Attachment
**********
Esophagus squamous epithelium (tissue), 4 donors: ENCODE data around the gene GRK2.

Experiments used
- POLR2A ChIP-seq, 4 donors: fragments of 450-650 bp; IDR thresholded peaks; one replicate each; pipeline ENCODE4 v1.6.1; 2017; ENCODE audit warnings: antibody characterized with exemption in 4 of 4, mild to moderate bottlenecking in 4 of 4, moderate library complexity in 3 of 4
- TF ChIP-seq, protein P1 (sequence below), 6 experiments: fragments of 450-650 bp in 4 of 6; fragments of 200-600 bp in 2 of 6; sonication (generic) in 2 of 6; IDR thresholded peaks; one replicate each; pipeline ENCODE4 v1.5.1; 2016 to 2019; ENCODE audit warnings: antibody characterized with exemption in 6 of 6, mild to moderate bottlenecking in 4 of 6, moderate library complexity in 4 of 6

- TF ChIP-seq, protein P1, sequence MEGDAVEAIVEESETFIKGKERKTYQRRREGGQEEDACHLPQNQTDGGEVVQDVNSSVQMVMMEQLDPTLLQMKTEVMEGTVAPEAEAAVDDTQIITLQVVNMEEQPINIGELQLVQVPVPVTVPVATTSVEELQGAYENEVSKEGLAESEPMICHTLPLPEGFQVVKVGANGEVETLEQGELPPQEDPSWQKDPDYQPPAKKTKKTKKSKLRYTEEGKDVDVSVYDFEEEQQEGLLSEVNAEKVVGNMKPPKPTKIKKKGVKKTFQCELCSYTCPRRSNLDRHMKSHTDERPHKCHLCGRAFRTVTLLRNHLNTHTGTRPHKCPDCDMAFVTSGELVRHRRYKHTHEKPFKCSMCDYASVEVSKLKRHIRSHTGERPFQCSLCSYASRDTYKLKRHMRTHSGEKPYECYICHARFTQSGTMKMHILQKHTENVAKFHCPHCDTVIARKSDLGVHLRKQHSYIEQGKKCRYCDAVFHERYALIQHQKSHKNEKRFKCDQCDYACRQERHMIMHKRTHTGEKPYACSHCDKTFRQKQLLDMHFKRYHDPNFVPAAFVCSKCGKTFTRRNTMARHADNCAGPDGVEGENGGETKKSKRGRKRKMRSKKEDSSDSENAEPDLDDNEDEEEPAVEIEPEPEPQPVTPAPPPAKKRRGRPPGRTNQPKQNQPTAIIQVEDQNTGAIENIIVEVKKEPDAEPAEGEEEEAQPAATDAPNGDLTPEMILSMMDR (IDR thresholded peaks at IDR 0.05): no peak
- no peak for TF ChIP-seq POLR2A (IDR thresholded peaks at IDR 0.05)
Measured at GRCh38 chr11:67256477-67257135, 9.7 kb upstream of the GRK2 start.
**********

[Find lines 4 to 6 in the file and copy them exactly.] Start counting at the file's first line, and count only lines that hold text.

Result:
- TF ChIP-seq, protein P1 (sequence below), 6 experiments: fragments of 450-650 bp in 4 of 6; fragments of 200-600 bp in 2 of 6; sonication (generic) in 2 of 6; IDR thresholded peaks; one replicate each; pipeline ENCODE4 v1.5.1; 2016 to 2019; ENCODE audit warnings: antibody characterized with exemption in 6 of 6, mild to moderate bottlenecking in 4 of 6, moderate library complexity in 4 of 6

- TF ChIP-seq, protein P1, sequence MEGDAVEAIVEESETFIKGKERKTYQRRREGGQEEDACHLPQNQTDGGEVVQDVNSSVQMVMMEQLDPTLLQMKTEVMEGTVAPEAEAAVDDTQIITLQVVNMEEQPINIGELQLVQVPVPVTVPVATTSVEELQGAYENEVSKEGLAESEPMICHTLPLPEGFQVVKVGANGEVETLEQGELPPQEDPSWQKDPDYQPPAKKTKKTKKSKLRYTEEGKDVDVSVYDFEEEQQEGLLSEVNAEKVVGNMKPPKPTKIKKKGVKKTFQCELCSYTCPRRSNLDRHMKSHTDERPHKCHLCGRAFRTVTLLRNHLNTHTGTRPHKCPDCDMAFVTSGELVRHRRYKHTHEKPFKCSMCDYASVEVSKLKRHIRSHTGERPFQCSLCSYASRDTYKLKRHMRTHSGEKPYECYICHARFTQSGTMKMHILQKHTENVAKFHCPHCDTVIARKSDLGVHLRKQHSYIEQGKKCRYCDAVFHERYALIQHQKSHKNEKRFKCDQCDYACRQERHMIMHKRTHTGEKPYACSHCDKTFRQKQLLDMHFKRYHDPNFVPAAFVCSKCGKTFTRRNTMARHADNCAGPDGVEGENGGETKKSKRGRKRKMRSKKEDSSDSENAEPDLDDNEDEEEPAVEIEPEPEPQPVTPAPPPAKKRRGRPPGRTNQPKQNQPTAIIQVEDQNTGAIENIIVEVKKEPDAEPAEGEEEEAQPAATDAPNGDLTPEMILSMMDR (IDR thresholded peaks at IDR 0.05): no peak
- no peak for TF ChIP-seq POLR2A (IDR thresholded peaks at IDR 0.05)